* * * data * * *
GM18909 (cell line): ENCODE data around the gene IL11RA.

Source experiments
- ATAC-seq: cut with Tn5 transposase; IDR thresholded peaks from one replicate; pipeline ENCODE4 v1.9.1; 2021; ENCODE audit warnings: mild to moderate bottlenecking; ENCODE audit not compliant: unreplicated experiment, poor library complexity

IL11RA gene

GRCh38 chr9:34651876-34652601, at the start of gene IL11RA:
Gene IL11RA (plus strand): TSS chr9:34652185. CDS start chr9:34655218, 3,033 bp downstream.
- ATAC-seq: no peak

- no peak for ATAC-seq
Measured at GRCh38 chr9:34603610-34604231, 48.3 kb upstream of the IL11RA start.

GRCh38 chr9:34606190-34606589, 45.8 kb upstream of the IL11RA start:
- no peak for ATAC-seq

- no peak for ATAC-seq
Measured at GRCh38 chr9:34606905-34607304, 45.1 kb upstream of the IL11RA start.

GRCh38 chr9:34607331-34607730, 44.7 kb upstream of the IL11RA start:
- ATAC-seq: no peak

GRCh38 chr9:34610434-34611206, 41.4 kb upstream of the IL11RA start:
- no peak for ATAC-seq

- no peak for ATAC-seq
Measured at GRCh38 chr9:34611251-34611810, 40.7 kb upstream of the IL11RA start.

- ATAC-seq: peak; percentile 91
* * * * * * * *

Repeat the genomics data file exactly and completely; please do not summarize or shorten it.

GM18909 (cell line): ENCODE data around the gene IL11RA.

Source experiments
- ATAC-seq: cut with Tn5 transposase; IDR thresholded peaks from one replicate; pipeline ENCODE4 v1.9.1; 2021; ENCODE audit warnings: mild to moderate bottlenecking; ENCODE audit not compliant: unreplicated experiment, poor library complexity

IL11RA gene

GRCh38 chr9:34651876-34652601, at the start of gene IL11RA:
Gene IL11RA (plus strand): TSS chr9:34652185. CDS start chr9:34655218, 3,033 bp downstream.
- ATAC-seq: no peak

- no peak for ATAC-seq
Measured at GRCh38 chr9:34603610-34604231, 48.3 kb upstream of the IL11RA start.

GRCh38 chr9:34606190-34606589, 45.8 kb upstream of the IL11RA start:
- no peak for ATAC-seq

- no peak for ATAC-seq
Measured at GRCh38 chr9:34606905-34607304, 45.1 kb upstream of the IL11RA start.

GRCh38 chr9:34607331-34607730, 44.7 kb upstream of the IL11RA start:
- ATAC-seq: no peak

GRCh38 chr9:34610434-34611206, 41.4 kb upstream of the IL11RA start:
- no peak for ATAC-seq

- no peak for ATAC-seq
Measured at GRCh38 chr9:34611251-34611810, 40.7 kb upstream of the IL11RA start.

- ATAC-seq: peak; percentile 91